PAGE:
INSUFFICIENT BIPEDAL Mammal
Eight hours of saddle-time, and only one night of rough sleep due to lower-back pain. But let me tell you how much I hate being a normal human being now -- it sucks. There's a lackluster void of sensationalism in just walking about.
I look outside, and my skin is transformed with the thought of a forty-kilometer cruise through a shaded side-street. What is this disdain I gain for the real world, the more time I spend on this solitary seat?
"Whatever it is, it's better in the wind."
Never stuck in Traffic
It's hard to quantify my love for the road when I'm one of few that has zero qualms being "in traffic" for a while. Naiveté aside, I finally got to take Silverella out into the real world -- or at least the world of sixty-kilometer city streets. But to me, at this stage, this was the open ocean.
The worry sat in my mind for less than a minute when I found out we'd be hitting the bigger roads and going for a "real ride" that morning. This being only my fourth session with High Gear School. Quickly, my confidence in the relationship I'd been building up until that point with my little Suzuki TU250 reminded me that I had nothing to panic about. We'd both worked rather hard in order to get to the level of comfort we were at. Once we got out there -- turned left onto 4th Ave -- it showed.
No hesitations, quickly and smoothly shifting to get up to traffic speed. Though it did take me a while to realize she wanted to hold sixty-kilometers in 3rd gear, and not be pushing through the roof of 2nd.
Some motorcyclists that I've spoken to since this first trip out to the west of Vancouver share a lot of the same sentiment. Roads are a bit shit, but the ride is astounding.
A few hairy situations later -- a place along the route back from UBC had some uneven pavement and my poor bike's back tire kept kicking out a bit every time I tried to cross over it -- and I'd found my groove.
Left a bit, straighten 'er up a bit. Yeah.
Fast learner or not, I became fluent and comfortable in "normal street situations." Testing, and slow speed manuvering however, needs a bit (maybe a bunch) of work.
Lost & Found
There's a sensation that every rider I've ever spoken to or heard from attempts to describe with little to no avail. This thing that removes reality from the current situation and makes a person solely exist in the place at hand, at the speed you need, in the time you're there.
Riding, it turns out, takes so much concentration and attention to the present, that it's no wonder people find zen in the practice of it. I worried for nothing outside of the current. I wanted for nothing but some green lights and a breeze. I contemplated nil beyond the place I was living in that bubble of time.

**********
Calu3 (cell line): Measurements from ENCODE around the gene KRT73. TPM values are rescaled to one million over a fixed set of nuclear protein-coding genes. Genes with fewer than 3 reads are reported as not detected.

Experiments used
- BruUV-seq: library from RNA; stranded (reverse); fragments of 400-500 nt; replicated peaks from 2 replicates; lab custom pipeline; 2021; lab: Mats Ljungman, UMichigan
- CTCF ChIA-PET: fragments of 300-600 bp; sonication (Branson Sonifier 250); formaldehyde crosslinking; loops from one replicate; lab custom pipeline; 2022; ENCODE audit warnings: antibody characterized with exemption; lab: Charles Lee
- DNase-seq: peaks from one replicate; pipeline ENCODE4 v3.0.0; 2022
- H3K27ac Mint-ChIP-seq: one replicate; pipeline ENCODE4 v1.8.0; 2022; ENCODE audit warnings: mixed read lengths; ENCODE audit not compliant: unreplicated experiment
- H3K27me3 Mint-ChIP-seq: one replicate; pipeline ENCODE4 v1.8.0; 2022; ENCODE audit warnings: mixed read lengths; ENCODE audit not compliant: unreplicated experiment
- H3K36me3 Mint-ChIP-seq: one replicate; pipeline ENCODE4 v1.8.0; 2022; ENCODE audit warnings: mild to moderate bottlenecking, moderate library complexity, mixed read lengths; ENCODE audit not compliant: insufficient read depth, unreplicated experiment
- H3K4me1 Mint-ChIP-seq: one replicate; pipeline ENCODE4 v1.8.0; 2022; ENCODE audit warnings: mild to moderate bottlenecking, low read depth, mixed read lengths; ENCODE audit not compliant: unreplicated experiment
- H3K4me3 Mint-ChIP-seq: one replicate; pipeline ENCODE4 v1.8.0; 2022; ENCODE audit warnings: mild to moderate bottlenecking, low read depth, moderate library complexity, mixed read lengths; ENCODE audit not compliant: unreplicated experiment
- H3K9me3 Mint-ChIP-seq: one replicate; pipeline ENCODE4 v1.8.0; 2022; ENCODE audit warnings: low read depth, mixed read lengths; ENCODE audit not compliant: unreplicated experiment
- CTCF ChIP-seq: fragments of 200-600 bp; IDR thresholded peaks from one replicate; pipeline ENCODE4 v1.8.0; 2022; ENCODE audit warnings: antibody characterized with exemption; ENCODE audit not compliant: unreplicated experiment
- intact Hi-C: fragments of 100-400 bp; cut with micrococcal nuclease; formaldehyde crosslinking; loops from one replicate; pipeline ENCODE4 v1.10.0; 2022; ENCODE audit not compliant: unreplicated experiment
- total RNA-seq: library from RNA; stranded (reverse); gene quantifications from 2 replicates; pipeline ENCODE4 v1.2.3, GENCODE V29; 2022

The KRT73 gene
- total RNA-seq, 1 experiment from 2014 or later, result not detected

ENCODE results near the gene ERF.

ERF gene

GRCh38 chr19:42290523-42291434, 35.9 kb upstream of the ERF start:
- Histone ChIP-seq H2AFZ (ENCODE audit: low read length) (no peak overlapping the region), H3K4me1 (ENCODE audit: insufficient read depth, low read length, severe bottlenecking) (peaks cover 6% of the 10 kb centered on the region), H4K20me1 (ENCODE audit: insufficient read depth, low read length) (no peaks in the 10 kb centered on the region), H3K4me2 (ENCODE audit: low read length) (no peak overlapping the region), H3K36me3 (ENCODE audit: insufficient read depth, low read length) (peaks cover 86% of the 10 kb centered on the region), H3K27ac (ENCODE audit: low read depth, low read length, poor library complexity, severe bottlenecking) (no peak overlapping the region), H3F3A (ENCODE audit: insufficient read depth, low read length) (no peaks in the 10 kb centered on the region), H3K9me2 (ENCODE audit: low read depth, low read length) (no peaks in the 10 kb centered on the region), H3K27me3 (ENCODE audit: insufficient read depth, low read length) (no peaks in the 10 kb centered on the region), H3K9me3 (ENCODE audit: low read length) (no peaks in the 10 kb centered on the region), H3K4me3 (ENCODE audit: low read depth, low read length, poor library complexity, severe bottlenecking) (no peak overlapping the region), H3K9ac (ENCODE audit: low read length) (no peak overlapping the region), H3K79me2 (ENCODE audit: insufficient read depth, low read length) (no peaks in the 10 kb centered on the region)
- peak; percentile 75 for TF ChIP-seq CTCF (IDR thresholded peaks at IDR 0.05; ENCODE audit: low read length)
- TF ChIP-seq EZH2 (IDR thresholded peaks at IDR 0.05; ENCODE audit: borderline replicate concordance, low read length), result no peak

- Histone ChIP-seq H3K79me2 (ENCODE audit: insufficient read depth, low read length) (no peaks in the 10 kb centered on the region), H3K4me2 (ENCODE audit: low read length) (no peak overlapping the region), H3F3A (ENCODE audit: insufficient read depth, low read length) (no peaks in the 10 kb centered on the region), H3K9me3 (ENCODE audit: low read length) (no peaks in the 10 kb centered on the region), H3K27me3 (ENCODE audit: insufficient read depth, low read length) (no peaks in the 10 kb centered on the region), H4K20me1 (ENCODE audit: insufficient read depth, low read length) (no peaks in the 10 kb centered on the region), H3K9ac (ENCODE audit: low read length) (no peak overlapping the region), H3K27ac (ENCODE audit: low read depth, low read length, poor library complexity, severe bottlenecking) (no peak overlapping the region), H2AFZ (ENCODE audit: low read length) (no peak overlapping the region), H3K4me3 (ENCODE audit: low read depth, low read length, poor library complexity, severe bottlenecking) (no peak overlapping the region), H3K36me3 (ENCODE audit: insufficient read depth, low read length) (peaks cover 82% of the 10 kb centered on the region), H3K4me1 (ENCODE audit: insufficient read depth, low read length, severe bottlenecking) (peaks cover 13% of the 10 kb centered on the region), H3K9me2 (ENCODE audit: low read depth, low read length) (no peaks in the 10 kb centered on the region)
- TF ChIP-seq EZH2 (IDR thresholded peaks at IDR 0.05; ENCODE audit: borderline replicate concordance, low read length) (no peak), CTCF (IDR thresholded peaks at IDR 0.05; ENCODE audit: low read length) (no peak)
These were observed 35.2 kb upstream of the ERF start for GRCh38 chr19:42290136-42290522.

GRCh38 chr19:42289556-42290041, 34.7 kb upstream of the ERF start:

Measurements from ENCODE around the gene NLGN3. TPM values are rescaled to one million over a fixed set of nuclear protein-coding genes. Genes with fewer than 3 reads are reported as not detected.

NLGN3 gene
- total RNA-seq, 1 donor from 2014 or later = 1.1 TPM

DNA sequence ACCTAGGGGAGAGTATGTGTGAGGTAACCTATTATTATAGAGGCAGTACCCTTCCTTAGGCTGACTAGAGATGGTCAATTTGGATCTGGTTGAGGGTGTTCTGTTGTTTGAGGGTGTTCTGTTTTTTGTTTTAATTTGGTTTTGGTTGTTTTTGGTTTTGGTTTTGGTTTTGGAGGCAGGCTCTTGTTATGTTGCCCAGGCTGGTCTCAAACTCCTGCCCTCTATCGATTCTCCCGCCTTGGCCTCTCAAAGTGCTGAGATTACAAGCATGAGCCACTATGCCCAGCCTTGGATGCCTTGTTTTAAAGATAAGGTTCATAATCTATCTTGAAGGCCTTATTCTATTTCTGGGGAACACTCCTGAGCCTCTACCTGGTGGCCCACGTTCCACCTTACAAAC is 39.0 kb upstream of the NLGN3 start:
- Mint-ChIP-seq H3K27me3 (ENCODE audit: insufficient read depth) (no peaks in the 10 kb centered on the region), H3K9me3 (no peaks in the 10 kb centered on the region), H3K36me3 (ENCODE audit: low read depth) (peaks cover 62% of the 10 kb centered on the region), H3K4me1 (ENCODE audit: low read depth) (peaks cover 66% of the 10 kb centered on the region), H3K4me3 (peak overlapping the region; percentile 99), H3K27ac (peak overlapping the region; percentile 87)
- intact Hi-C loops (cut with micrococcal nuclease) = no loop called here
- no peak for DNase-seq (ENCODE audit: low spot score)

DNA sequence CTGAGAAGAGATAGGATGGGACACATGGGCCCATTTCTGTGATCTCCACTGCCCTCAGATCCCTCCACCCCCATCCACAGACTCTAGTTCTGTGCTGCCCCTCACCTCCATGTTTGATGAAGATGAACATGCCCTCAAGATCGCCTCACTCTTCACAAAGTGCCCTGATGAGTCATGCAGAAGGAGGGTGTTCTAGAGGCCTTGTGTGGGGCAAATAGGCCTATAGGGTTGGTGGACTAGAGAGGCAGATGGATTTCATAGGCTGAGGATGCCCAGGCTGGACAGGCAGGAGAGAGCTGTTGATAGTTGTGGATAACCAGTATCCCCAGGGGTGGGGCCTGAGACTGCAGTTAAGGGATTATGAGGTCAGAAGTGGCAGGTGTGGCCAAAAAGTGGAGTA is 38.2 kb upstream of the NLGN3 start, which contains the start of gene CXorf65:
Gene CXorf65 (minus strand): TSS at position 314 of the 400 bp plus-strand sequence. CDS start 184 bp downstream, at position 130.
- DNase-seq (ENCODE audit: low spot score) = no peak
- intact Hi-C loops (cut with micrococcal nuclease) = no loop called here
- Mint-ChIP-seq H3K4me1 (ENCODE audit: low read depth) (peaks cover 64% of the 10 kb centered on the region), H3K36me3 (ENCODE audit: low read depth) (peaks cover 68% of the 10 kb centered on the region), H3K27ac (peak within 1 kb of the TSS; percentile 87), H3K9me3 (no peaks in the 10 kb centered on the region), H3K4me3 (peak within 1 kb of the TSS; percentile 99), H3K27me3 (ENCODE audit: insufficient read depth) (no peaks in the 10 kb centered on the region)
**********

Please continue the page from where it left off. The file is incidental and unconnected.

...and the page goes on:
I found it.
A thing that I had never owned, but have been spying my entire life. I kicked open a door and brushed passed the threshold of the idea that yeah, this is for me.
In my latest lesson, I had asked if I could try -- for a few minutes -- a motorcycle with a larger engine so that I could feel less intimidated when going out to scout potential seller's bikes. Up until this point I have been bookmarking, and chatting with those looking to offload a decent starter bike that will take me into the next stage of this adventure at the very least, weekends away.
Luckily, a brand new Ducati Scrambler Sixty2 in an Ocean's Breeze Blue shade, awaited me.
One lesson learned with haste is that trust is earned with approaching a new (and in particular more powerful) bike leaving your intimidation behind.
Initially, when I came around the corner and spotted both the Ducati, and my instructor's BMW, I assumed that my beloved Suzuki was not joining us. But after a morning coffee, and a short chat, I approached Ocean Breeze with a bright smile, an itch to acquaint, and a ripe need for some wind up m sleeve.
Even though I broke the Ducati within the first 10 minutes, onward we eventually drove.
First impressions were the obvious. Doubling my comfortable horsepower and engine size meant a little more jump off the stop. While I pride myself in my clutch / throttle control after such little time on a motorcycle, it is something you have to -- at least in small part -- relearn with every new bike you sit on.
Breezy and I became fast friends. Parts of the stretch ride to UBC where I would have struggled a bit to keep up with traffic, or the lead rider, were a breeze with this punchy -- obviously made by a sports bike company -- little scrambler.
The name is a bit of a misdirection. True, Ducati saw this as their ability to keep up with an ever-growing market of people who'd like to have a bit of a rougher jaunt with their city bike. However, you don't feel like you're scrambling for anything. Except for the parts that break off. *see our YouTube channel for that fun clip*
COMING SOON ON RT
- My butt sits on dozens of Motorcycles
- What Gear did I buy?
- Shopping for my first motorcycle